Car Insurance Articles
This past August, the online magazine TechCrunch had a salacious headline for tech geeks and robotics fans: Google plans to sell 2,500 driverless cars to Uber, a company similar to a taxi-service that connects cars with passengers.
The story seemed like tech and auto industry gold, as Google has been instrumental in developing self-driven cars and has a significant financial stake in Uber.
While many bloggers and reporters picked up on the story as a watershed mark in the development of driverless cars, there was a small hitch: The story was dated ten years in the future.
“People are dense, I guess,” TechCrunch author Ryan Lawler explained to the Poynter journalism training center about the mix-up.
But the possibility of driverless cars hitting the market sooner rather than later got us at Online Auto Insurance thinking, “Who will insure those cars once they hit the road?”
In Washington D.C., as well as state capitals around the country, consumer advocates say it’s getting harder to overcome spending by insurance interest groups and get their policy messages to the public.
There aren’t numbers readily available that show how much insurance spending has increased in state capitals, but the numbers at the federal level show an insurance industry stepping up. Insurance spending — which includes the auto, health and life sectors — on federal-level campaign contributions given by individuals has increased from $21.4 million in 2004 to $29 million in 2012. Meanwhile, other dollars flow from trial lawyers and associated groups with a direct stake in car insurance policies.
While the fact that money helps insurance and other interests gain access to politicians isn’t illegal, surprising, or even new, watchdog groups say the influx in political spending is making it more and more difficult to oppose legislation and other regulations that may hurt the consumer.
The largest auto insurance companies are racing to offer driver-tracking discount programs in a high-stakes effort to lure new policyholders and retain existing ones. These programs, such as Progressive’s Snapshot or Allstate’s Drivewise, require installing tracking devices into the vehicles of policyholders. The trackers monitor driving habits, including speed and distance driven, along with turning and stopping habits.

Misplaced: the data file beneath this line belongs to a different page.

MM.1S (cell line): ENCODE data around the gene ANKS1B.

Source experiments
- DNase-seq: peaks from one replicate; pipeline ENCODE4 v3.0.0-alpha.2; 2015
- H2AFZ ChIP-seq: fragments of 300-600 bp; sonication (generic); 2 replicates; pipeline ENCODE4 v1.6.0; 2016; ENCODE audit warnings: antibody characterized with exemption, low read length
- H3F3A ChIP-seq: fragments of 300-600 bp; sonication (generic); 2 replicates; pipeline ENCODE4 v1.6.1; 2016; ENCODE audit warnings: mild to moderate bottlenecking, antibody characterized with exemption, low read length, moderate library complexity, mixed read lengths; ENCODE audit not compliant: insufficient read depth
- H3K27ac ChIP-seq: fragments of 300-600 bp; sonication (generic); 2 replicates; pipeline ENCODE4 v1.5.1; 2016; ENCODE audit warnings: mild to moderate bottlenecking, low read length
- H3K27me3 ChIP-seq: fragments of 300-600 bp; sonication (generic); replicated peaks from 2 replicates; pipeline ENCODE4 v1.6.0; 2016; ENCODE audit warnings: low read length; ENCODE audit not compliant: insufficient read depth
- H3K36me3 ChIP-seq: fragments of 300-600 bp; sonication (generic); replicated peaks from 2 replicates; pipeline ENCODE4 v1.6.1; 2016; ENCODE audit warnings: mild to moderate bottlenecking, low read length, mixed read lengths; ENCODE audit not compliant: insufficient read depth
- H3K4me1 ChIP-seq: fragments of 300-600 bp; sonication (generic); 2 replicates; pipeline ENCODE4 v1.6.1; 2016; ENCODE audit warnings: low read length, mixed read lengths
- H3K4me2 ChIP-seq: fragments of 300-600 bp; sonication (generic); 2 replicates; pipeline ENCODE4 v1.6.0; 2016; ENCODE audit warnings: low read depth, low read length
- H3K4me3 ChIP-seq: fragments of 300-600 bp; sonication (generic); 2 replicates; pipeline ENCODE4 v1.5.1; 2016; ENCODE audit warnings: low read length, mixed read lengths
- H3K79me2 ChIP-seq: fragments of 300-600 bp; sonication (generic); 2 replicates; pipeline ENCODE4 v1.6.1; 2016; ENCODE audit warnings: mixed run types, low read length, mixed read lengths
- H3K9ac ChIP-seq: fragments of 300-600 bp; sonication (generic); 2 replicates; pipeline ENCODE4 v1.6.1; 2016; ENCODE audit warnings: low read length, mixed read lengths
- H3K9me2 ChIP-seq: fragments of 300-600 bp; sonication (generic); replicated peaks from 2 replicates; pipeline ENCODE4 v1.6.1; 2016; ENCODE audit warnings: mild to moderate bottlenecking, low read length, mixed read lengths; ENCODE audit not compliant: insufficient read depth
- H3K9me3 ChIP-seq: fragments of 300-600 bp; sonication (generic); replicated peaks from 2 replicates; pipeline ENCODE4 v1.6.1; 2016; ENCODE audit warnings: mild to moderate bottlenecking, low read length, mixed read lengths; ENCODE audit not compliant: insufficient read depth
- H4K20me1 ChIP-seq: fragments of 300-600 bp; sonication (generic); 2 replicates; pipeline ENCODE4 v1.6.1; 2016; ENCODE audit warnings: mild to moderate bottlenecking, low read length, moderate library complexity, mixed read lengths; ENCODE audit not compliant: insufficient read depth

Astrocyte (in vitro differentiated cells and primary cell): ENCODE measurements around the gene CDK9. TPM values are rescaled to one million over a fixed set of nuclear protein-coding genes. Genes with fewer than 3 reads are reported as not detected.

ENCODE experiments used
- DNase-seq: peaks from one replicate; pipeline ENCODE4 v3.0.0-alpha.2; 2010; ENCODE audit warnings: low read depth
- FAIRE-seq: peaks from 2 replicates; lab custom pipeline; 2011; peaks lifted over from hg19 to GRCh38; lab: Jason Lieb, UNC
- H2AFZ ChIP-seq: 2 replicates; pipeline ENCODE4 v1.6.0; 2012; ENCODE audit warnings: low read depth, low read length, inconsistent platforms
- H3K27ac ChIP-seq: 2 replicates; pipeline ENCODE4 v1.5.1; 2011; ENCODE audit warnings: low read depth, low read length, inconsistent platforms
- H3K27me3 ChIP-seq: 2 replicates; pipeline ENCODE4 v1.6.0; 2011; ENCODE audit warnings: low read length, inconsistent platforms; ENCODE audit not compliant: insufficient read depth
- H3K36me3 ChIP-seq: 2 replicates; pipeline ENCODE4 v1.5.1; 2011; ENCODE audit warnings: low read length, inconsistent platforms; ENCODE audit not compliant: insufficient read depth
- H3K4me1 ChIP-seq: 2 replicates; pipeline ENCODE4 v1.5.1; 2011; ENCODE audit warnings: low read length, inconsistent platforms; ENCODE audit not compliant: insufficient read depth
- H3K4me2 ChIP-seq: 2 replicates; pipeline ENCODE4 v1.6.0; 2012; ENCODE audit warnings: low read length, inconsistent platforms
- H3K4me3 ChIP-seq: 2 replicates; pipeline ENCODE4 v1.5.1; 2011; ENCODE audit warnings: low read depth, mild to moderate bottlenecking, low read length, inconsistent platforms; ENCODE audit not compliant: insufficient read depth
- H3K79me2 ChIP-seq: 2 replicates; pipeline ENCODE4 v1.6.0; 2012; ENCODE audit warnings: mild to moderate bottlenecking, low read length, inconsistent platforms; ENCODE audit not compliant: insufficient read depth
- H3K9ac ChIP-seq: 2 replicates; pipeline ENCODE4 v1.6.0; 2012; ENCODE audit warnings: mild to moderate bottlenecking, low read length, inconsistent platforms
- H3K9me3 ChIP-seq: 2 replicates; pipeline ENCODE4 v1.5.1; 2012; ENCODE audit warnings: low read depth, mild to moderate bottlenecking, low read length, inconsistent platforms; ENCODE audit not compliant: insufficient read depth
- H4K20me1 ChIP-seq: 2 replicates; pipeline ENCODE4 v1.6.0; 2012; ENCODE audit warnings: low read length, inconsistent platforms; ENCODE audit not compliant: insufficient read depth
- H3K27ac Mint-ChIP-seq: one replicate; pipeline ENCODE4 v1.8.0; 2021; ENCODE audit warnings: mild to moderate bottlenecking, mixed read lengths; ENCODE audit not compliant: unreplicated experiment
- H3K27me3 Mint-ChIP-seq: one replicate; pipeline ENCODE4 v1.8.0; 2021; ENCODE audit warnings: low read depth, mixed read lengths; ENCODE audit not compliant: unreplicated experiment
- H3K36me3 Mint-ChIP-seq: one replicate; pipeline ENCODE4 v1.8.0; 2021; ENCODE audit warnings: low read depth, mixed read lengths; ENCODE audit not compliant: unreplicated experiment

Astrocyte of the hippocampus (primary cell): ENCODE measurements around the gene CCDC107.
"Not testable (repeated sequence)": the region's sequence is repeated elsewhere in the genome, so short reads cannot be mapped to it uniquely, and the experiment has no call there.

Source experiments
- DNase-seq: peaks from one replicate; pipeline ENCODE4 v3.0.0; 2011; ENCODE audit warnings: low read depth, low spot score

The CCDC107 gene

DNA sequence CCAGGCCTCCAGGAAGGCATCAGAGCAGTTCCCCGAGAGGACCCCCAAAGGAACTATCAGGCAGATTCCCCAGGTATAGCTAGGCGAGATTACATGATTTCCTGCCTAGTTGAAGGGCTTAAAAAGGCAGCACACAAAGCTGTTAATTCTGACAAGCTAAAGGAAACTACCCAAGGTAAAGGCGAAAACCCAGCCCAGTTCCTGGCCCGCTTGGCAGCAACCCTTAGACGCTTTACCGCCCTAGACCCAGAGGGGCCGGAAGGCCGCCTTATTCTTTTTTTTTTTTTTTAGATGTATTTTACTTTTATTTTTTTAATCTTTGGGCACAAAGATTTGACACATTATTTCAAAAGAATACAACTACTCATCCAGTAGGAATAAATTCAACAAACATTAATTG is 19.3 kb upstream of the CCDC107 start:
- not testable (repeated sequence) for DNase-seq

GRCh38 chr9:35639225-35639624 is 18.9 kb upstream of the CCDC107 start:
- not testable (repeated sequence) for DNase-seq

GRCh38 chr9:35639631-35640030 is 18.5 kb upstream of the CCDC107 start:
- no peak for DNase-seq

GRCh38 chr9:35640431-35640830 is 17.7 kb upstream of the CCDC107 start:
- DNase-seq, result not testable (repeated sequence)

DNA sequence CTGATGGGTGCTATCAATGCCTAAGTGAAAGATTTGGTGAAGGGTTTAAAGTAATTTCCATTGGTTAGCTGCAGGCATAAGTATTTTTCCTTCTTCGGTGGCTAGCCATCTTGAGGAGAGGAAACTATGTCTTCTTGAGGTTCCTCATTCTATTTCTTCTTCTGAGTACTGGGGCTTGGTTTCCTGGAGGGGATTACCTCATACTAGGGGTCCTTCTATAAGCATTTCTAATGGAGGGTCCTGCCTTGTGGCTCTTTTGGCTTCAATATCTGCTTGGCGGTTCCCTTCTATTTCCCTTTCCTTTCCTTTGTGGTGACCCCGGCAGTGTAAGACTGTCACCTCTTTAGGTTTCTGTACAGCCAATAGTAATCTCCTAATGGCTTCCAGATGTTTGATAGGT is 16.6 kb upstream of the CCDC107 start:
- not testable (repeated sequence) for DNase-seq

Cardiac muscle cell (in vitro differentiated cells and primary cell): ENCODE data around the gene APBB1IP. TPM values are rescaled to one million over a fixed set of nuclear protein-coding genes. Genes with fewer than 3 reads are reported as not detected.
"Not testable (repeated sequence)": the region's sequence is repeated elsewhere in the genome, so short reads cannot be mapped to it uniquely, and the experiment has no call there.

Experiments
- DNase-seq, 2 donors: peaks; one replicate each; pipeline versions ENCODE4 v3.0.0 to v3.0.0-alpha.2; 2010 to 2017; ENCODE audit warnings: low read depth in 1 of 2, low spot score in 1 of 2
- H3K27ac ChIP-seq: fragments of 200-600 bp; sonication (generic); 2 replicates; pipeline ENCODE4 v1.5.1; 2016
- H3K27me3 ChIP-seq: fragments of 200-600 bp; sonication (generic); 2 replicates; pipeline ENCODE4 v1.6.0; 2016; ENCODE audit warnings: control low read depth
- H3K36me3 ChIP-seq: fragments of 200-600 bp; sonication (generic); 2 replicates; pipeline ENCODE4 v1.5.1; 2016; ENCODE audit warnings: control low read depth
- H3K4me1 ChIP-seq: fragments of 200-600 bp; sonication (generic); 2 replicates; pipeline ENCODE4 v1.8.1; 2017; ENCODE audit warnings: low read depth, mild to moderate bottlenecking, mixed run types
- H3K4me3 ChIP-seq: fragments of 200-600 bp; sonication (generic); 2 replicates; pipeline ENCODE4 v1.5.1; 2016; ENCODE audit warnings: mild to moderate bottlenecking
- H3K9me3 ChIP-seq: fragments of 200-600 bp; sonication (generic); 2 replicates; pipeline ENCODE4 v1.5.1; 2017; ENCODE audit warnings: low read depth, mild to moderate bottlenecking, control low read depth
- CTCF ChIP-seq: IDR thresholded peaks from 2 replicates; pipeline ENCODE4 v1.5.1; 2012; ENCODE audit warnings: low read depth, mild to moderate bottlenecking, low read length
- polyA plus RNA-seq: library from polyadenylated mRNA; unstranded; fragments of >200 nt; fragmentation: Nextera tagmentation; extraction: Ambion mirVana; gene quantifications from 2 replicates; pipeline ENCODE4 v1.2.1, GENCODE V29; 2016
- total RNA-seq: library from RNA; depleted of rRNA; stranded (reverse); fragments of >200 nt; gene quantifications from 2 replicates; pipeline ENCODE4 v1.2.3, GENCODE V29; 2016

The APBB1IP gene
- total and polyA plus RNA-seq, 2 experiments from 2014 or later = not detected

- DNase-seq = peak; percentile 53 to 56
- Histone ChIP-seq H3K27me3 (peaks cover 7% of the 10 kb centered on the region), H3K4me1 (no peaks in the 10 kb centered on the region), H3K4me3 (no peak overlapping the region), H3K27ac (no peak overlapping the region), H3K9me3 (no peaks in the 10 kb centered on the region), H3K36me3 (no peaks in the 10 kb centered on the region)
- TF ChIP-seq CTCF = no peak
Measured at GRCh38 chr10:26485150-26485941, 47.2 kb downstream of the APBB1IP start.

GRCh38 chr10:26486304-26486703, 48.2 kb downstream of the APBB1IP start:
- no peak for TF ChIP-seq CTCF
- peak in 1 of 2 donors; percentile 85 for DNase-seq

The upside for safe drivers is the companies offer discounts for good road behavior. Most recently, Allstate boasted average savings of 14% for policyholders that participated in Drivewise. Meanwhile, in 2012, Progressive announced it was able to draw conclusions about drivers’ habits that could save the company money as it alters actuarial practices to reflect the new data.
Privacy has always been a concern with these programs, even though most of insurers stress that they don’t collect GPS data. Here’s what Progressive’s Snapshot FAQ says on the matter:
David Crestman is a big guy. At 6 feet 5 inches and more than 350 pounds, the former high school football player has trouble making it up and down the flight of stairs of his San Diego apartment.
“The cartilage in my right knee is almost gone,” the 29-year-old said. “Like, it used to be there, but it feels like the only thing between the bones is a paper-plate.”
Clinically, Cresman is morbidly obese. The extra weight, along with years of playing football when he was younger, has led to his knee problems. Even though he’s relatively young, Crestman rarely goes out because of the pain.
“I only drive to work and back, and sometimes over to the store,” he said.
Like many other morbidly obese drivers, Crestman doesn’t wear a seat belt on those short jaunts.